I am many things. But the predominant identity threads that brought me to write this piece are that I am the resident dramaturg at People’s Light & Theatre Company, and I was the dramaturg for Aladdin: A Musical Panto. That show recently met with accusations of yellowface and cultural appropriation by Melody Wong, among others. But more significantly, I am Asian American.
I am also writing with the full support of People’s Light’s artistic leadership and Aladdin’s writing and directing team. All have engaged in deep conversations about artistic choices and critical responses to the show in terms of race and representation.
Specifically, I am Korean American and was born in Pusan, South Korea. Even more specifically, I was adopted with my twin sister when we were three months old by a couple from South Philly. We were baptized with an Irish last name in a neighborhood where European ancestral pride ran deep.
Heightened awareness and blind spots
As Asians who eventually became Asian Americans in a white neighborhood, we were oddities (and, yes, taunted as such). But as Asian twins, we were more often met with curiosity and interest. My name was often replaced with “one of the McGlinchey twins,” which occasionally frustrated me. But most of the time, my twinness was central to my identity.
Of course, my Asianness continued to loom large, especially when I entered the theater, a field of hypervisibility. The lack of people who looked like me on and surrounding the U.S. stage triggered my search for them, and led me to graduate work in Asian-American theater history, critical race studies, and artistic negotiations of race in performance.
I go into all this personal history to provide context for my heightened awareness and critical lens. I also offer context for my own blind spots, because when it comes to talking about the multivalent tangle that is race in the United States, we all have them.
Within this conversation context matters, particularly when images, events, and encounters cross our lines. For example, part of my Asian-American experience includes being “ching-chonged” by packs of teenage boys and asked by one of my graduate professors if English was my first language. As a result, I’m hyperaware of how language is prejudged by Asianness and the othering that comes with it.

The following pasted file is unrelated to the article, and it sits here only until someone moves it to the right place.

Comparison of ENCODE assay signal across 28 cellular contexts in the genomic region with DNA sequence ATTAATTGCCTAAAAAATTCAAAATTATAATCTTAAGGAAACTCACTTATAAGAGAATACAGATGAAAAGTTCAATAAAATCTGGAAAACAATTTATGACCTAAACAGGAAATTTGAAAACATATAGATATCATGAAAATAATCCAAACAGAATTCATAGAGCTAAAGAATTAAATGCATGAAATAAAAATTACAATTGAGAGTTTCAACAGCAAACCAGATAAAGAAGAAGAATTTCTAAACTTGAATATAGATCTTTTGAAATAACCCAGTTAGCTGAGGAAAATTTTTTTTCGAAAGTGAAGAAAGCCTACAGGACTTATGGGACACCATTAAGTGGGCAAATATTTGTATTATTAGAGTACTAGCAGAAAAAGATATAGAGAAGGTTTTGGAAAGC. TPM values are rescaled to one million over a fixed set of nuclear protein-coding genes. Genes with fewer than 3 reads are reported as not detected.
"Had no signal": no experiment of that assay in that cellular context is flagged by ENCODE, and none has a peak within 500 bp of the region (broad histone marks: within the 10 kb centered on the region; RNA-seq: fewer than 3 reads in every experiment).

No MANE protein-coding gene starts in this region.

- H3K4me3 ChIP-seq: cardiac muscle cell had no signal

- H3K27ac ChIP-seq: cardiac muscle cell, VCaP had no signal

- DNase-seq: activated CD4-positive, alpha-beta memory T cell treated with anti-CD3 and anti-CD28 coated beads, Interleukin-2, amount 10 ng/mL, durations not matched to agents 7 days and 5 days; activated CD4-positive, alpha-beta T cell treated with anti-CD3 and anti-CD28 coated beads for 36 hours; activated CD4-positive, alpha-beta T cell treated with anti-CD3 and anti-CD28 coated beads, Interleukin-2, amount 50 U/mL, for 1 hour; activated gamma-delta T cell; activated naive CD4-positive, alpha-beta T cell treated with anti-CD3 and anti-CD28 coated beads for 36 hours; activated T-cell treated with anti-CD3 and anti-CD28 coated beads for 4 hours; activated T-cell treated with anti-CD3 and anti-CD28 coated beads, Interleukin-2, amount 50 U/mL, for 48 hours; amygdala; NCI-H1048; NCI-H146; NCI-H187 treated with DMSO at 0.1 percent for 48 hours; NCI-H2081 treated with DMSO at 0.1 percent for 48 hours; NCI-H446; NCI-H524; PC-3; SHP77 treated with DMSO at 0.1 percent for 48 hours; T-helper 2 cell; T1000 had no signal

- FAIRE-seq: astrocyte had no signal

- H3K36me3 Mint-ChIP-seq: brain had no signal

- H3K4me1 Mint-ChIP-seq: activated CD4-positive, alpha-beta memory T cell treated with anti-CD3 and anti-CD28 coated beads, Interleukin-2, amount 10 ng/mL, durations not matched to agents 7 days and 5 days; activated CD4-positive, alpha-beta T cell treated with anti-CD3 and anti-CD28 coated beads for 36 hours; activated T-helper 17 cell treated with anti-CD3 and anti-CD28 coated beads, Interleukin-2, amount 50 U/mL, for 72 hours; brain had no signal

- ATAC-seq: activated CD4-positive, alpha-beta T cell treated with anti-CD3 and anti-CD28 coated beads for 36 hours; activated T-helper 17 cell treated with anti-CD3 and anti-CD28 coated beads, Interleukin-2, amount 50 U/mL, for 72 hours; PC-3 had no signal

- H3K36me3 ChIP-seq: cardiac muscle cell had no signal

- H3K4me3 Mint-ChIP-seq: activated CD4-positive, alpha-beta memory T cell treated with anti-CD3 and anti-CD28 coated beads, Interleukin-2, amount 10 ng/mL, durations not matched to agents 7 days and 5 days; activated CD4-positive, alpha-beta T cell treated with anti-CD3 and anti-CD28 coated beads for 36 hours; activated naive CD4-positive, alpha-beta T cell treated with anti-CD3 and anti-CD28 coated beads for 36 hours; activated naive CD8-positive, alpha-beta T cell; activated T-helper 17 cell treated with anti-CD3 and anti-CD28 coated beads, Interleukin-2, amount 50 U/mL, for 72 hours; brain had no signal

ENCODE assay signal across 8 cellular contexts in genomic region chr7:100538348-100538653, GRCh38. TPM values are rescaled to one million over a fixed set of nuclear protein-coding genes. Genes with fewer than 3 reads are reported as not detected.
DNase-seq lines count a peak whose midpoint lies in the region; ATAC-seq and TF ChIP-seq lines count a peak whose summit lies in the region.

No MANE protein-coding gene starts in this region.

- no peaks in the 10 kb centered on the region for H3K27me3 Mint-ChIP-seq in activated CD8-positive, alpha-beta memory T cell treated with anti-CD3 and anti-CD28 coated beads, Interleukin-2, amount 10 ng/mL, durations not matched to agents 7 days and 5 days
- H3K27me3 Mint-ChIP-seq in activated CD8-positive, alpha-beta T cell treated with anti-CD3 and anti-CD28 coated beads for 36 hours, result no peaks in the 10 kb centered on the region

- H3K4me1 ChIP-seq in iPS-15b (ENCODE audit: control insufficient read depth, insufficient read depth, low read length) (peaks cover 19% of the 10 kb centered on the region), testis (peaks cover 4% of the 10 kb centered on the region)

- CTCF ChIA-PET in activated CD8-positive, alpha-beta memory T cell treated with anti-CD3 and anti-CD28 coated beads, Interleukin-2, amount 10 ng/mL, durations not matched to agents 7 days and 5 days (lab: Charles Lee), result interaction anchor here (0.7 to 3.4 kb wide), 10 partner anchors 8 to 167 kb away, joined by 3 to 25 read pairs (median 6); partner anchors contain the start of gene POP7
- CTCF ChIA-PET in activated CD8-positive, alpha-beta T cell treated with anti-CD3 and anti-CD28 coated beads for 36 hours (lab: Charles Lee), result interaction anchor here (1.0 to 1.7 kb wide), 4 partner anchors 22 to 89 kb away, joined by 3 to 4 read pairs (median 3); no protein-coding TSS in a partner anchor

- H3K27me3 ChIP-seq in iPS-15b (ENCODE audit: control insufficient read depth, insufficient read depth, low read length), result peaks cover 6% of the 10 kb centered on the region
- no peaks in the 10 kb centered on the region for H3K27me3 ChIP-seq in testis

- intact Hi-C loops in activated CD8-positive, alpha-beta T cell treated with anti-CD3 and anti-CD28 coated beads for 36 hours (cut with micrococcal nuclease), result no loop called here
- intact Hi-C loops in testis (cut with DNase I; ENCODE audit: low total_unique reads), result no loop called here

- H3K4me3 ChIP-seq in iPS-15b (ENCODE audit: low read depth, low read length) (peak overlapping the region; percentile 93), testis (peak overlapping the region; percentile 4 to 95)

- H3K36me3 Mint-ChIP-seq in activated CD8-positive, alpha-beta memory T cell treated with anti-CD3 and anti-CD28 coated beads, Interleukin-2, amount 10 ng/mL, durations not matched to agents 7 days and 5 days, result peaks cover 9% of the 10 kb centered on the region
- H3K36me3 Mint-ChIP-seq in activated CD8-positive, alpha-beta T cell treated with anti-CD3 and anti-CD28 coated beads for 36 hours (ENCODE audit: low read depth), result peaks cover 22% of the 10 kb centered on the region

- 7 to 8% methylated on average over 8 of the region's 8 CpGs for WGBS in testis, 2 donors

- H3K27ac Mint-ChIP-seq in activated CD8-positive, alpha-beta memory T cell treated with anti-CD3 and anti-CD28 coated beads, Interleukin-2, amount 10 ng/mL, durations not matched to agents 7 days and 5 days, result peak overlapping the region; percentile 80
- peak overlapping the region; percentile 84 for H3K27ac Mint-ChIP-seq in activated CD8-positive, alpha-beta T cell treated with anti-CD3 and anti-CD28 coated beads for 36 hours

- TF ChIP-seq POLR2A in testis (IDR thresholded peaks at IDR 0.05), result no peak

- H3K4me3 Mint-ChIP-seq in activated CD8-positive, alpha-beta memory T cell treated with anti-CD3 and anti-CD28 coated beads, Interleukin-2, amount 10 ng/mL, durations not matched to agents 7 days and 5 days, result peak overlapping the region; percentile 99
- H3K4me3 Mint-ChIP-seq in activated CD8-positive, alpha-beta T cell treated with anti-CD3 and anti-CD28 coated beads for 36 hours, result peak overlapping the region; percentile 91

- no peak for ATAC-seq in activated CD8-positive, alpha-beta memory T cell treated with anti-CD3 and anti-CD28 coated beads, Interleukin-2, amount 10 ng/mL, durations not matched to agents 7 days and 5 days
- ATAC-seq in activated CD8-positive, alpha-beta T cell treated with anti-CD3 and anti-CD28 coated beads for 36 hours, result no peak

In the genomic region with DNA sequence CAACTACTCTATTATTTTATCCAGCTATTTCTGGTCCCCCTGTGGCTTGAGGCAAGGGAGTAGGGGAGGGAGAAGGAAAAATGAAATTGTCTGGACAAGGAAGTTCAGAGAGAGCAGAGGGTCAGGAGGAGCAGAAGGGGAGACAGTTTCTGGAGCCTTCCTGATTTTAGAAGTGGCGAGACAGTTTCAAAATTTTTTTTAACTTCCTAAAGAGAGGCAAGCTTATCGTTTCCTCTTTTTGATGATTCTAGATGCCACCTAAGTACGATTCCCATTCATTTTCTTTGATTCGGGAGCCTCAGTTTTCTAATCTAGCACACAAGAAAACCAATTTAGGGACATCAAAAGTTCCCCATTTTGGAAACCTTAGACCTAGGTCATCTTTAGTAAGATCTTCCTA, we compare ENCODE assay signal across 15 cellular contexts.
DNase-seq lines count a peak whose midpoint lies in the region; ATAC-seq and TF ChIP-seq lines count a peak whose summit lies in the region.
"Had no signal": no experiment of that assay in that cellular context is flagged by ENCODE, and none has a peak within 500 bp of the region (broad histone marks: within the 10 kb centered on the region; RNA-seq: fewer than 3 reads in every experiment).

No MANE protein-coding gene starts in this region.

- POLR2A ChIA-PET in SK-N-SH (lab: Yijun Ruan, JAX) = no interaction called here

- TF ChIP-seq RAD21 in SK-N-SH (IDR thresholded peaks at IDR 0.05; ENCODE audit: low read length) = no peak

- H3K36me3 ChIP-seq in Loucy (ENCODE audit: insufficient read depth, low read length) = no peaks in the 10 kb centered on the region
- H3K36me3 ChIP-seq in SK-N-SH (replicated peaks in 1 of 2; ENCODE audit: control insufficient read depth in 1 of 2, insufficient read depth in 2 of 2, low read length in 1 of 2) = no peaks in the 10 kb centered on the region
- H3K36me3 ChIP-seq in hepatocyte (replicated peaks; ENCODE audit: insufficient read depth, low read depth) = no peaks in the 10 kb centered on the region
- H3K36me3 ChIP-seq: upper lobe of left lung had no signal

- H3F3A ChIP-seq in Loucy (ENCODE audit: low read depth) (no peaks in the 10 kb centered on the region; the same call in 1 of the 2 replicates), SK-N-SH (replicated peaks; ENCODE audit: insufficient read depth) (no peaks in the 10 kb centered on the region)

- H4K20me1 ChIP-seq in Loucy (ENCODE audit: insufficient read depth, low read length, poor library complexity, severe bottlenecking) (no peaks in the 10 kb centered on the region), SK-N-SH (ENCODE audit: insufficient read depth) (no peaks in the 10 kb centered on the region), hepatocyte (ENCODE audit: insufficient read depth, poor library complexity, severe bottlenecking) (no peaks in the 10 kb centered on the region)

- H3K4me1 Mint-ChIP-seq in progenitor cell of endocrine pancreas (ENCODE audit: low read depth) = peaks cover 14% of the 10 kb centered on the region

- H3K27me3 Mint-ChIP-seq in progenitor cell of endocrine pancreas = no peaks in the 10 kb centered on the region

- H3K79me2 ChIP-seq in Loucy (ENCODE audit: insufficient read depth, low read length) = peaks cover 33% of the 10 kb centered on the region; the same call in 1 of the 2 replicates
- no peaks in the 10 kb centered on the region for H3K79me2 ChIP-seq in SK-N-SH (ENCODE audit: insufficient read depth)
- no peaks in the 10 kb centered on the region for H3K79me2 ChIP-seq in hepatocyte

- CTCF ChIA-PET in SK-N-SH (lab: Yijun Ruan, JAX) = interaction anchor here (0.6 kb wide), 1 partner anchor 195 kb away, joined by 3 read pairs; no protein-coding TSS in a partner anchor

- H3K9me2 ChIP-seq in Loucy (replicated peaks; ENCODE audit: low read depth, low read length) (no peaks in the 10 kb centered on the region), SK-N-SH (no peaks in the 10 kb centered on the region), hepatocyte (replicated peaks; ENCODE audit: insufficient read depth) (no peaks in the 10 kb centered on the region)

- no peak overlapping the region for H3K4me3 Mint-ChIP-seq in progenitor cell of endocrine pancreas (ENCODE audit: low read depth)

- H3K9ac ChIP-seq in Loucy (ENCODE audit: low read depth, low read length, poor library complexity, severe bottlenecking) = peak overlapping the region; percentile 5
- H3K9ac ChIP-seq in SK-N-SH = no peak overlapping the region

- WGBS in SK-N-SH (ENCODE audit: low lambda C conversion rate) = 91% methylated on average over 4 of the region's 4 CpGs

But I did not grow up with or around any Asian names, so the names of Aladdin’s characters Mai Tai and Fu did not elicit the visceral response from me that they did for Wong.
What's in a name?
While I was spared the ridicule that can come with an Asian name, I certainly felt its absence, and subsequently chose a Korean phrase for my sixth-grade confirmation name. Decades later, I gave my daughter a Korean name. Because my search for Asian-ness began from absence, my activism is articulated by and driven toward notions of presence and visibility.
Princess Mai Tai, performed and powerfully sung by Samantha Funk — who reads as Asian onstage — offers an amazing moment of multidimensional visibility to me as an Asian theater practitioner and audience member. Despite the character’s arguably problematic name, my daughter, now four years old, has donned a tiara for weeks and has not stopped singing Mai Tai’s songs.
Other audience members may not feel this sense of elation, which is entirely appropriate. After all, there is never only one way any one theatrical moment can be received. This is especially true of the panto.
Dramaturgically, People’s Light’s panto holds multiple simultaneous elements and modes of performance. For example, in one scene, Aladdin (played by Camilo Estrada) asks an audience member to don a cape, wide-brimmed cavalier hat, and Cyrano nose and to repeat lines in efforts to woo the Princess. The audience member is also asked to sing an impassioned version of “Despacito.”
At that moment, multiple narrative threads intersect: a Latino body in performance as an enamored video-game designer; an iconic wooing scene from the 19th-century French epic Cyrano de Bergerac; a pop song that topped the 2017 charts in 47 countries; the Spanish language; an unsuspecting audience member on stage; and the backdrop of a text first introduced in France at the beginning of European Chinoiserie. All of it is set within the story of 1,001 Nights.
Nothing exists in isolation
In these constantly intersecting narratives, nothing, including representations of race and other identity categories, exists in isolation. After 14 years, People’s Light’s panto artists and audiences have come to revel in this dynamic intersectionality.
Taken out of this context, I agree: racialized character names and images can be a real problem. Even within this intersectional worldview of the People’s Light panto, where multiple truths are simultaneously possible, representations of race, gender, class, or age can still hit a nerve and cross your line.
So, here I offer my own truths and foibles that can be set alongside the truths from Wong and others offering critiques. I did not write this to be “right” or to prove anyone “wrong.” Any emotional response to theater is legitimate.
I will to continue to ask, “When did it cross your line?” Like the panto, people’s identities hold many simultaneous elements, including complicated global and personal histories; we are in constant formation. Let’s keep having meaningful conversations about the multitudes that make us and how we can move us all forward.
To read Melody Wong's response to People's Light's Aladdin, click here.
To read Mark Cofta's review, click here.